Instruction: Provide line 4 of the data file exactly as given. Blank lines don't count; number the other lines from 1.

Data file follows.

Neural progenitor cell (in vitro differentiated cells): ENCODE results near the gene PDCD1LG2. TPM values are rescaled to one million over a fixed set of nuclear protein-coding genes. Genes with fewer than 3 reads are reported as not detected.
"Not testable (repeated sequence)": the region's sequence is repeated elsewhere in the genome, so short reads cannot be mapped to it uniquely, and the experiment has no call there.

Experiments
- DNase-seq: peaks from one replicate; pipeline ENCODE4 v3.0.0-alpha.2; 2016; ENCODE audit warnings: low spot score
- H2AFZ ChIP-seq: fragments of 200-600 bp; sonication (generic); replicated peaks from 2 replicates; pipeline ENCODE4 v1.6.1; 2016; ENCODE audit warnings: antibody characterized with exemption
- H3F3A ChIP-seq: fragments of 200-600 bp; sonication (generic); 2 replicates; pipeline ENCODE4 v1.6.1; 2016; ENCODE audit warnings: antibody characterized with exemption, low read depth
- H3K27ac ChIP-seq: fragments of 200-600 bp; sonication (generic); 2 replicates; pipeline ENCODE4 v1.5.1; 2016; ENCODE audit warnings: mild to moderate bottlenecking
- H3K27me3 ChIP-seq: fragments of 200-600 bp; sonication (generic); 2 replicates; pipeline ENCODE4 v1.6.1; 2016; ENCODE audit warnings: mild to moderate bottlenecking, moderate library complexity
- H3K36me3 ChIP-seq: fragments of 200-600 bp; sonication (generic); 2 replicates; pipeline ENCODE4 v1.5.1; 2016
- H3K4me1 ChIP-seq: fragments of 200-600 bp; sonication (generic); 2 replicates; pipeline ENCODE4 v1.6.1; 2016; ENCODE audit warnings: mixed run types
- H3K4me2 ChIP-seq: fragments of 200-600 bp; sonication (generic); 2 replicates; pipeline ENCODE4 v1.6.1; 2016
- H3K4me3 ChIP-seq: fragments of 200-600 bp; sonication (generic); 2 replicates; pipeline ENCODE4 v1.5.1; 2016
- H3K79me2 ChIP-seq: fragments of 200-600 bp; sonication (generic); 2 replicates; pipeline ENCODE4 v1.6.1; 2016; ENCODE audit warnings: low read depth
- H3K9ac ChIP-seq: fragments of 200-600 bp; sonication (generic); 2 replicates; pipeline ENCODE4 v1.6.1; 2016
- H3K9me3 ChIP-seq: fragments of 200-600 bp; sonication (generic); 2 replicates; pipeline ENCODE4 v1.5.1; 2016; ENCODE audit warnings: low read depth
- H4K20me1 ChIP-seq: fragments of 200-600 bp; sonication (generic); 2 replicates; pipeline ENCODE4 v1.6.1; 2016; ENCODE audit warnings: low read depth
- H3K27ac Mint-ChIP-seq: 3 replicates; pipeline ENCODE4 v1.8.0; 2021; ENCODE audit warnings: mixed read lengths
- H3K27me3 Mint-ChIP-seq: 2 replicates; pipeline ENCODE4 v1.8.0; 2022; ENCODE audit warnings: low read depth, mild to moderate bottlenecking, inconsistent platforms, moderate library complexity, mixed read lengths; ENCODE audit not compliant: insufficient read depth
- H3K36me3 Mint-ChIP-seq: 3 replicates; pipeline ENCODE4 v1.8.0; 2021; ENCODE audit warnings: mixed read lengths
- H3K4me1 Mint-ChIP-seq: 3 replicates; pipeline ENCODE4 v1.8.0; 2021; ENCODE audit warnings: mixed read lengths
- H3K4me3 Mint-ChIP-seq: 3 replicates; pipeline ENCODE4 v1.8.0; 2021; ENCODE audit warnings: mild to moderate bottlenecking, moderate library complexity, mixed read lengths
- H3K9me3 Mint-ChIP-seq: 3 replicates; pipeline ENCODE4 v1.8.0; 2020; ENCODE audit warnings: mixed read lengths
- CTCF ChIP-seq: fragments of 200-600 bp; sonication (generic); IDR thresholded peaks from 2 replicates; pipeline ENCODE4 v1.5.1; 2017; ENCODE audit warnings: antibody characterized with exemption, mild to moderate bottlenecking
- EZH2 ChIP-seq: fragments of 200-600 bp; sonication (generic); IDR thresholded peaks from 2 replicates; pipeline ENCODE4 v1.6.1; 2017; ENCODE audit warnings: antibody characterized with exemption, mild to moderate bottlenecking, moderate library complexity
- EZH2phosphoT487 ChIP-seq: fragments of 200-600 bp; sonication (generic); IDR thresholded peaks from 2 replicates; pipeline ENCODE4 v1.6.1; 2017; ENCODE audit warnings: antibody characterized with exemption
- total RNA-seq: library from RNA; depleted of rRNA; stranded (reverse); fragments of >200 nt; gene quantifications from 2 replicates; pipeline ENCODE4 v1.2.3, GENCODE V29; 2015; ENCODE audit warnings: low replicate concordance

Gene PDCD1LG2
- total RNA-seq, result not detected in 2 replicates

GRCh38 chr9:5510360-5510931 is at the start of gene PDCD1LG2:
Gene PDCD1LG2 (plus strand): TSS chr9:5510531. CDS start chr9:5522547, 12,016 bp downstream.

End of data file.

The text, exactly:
- DNase-seq: peaks from one replicate; pipeline ENCODE4 v3.0.0-alpha.2; 2016; ENCODE audit warnings: low spot score